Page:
I've been lucky enough to interview some incredibly passionate, dedicated local foodies for this blog, but I have to say-- Yia Vang of Minneapolis' Union Kitchen pop-up Hmong restaurant is hands down the nicest, most thoughtful person I've had the pleasure of talking with. A blog post could hardly do our conversation justice, and it's only my own laziness preventing me from typing up and posting the entire transcript of our gem of a chat. Alas...
Monica at Dinner on the Farm nominated Yia for his unique approach to showcasing his Hmong roots through food. After meeting him for coffee last week, I heartily agree that his approach is creative and his story is one all should hear. He's a 33-year-old Hmong chef who was born in Laos, grew up in Philadelphia, went to college in Wisconsin, and eventually moved to Minnesota, where his career in restaurants flourished. He opened Union Kitchen a little over a year ago, and hosts pop-ups at festivals and events in the Twin Cities throughout the year. He and his business partners hope to have a brick and mortar destination soon.
What is Hmong food? Yia says he gets that question a lot. "I kind of end up defending Hmong food instead of describing it, because there's no specific country that we can place ourselves from. That leads to a kind of shame--like we're just a lost people. But Hmong food is really about technique rather than ingredients. Hmongs are farmers and wherever we migrate we take a little bit of that culture with us. If Southeast Asian flavor is our paint, then here in Minnesota we could say Midwestern produce is our canvas. We're doing things that we know and love, but we're using the produce and the products of this area. That's who we are, and Union Kitchen is all about coming out and being proud of that."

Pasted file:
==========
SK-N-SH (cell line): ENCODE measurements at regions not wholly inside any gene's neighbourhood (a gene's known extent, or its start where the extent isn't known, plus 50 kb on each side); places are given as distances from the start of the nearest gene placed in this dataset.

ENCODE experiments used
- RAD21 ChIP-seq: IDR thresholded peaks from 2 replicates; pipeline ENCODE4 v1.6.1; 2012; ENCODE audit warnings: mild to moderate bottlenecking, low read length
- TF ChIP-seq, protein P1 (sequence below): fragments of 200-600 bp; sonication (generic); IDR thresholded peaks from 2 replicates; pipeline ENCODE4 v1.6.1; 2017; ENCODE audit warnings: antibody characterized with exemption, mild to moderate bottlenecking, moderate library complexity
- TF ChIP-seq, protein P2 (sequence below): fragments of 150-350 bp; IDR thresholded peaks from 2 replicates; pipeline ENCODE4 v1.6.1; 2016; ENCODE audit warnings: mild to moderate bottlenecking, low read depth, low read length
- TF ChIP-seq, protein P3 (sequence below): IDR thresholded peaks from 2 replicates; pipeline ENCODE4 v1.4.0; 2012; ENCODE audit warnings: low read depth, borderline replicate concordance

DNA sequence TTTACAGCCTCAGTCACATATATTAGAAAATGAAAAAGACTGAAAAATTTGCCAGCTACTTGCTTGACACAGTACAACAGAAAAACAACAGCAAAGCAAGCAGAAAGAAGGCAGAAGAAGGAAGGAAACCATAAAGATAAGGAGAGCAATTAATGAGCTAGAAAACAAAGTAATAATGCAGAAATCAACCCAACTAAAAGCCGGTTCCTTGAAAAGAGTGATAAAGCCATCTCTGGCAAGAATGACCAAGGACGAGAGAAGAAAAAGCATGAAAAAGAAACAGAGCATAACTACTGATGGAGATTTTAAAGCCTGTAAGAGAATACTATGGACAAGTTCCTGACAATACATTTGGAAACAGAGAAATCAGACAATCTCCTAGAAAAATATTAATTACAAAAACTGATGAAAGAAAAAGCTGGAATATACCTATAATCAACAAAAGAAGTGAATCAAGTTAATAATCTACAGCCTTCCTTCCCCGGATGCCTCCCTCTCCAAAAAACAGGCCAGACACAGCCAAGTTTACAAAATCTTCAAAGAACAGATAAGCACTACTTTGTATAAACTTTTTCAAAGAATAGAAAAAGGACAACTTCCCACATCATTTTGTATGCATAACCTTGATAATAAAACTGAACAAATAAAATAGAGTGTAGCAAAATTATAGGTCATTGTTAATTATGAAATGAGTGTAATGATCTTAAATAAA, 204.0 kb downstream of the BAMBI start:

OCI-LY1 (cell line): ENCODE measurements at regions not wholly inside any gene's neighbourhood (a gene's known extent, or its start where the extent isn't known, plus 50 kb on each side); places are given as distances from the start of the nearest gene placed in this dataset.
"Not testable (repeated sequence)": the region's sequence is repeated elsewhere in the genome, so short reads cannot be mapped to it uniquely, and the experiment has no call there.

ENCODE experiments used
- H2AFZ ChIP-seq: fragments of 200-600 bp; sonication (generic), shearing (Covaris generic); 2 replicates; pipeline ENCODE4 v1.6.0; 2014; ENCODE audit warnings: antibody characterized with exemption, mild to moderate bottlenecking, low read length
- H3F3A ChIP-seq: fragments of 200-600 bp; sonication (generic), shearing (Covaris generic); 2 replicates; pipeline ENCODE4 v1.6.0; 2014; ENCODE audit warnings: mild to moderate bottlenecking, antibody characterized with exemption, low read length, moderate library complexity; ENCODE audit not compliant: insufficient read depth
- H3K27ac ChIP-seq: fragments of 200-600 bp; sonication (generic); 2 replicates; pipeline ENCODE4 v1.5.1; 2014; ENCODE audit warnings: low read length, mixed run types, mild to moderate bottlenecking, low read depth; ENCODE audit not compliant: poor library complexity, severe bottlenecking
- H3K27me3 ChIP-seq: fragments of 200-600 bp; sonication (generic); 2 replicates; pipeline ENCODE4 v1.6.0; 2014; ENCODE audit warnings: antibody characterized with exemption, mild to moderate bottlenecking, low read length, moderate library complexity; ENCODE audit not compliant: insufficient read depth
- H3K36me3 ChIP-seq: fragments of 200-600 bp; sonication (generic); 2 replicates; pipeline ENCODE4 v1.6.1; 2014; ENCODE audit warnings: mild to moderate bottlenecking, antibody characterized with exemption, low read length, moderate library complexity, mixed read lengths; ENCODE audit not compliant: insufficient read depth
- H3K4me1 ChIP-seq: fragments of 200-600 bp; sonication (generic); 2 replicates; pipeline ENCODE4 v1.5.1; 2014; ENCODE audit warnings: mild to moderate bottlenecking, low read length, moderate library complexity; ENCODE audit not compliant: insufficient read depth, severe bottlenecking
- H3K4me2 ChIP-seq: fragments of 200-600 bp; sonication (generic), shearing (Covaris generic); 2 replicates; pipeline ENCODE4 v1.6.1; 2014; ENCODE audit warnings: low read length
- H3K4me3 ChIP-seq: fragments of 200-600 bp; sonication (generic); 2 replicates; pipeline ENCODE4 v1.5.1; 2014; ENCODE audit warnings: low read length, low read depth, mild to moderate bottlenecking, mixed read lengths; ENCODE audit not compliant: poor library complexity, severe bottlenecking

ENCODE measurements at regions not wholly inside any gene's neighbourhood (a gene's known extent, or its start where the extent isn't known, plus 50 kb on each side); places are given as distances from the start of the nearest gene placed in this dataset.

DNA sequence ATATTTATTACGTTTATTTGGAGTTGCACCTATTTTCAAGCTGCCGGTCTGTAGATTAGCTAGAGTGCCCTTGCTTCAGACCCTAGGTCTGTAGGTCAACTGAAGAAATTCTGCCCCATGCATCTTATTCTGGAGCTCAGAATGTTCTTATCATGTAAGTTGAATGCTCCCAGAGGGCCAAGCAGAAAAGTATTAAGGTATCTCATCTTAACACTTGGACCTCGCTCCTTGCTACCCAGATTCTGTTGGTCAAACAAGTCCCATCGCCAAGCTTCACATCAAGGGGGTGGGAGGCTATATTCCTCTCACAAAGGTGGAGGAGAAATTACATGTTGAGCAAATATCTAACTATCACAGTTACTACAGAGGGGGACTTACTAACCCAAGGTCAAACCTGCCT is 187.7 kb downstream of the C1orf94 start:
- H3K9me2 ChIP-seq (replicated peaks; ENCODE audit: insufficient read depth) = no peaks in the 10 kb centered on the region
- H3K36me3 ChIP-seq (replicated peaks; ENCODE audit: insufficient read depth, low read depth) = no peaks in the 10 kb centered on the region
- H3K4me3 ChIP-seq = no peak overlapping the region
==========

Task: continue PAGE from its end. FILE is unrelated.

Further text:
Yia moved to Minnesota to pursue grad school, but ended up working at Nighthawks, then Borough, and Spoon and Stable. "I've been trying to get out of the kitchen my whole life," Yia laughs. "It's like that ex-girlfriend you keep coming back to, you know? Like 10 years later, let's just make this work out." When he began to feel his creative voice getting lost in his restaurant jobs, a few good friends and some intense brainstorming led to the idea of creating a pop-up restaurant that tells a story of cultural identity while bringing people of all backgrounds together. "I firmly believe food is the commonality between everybody." Yia goes on. "So it doesn’t matter where we come from. We can differ in religious and political beliefs but at the end of the day if you put a big bowl of friend chicken between the two of us, we’ll both believe that’s a great bowl of fried chicken. When you bring people together over food, the conversation shifts. We want Union Kitchen to be a space for that to happen."
"I have no problem calling myself a Midwesterner. I love that!" Yia concludes about his identity. "Cheese curds are my jam, you know? Double cheeseburgers from Culvers, I love that stuff. I'll have a pho day and I'll have a good ol' chili day, too. I love forging cultures together like that."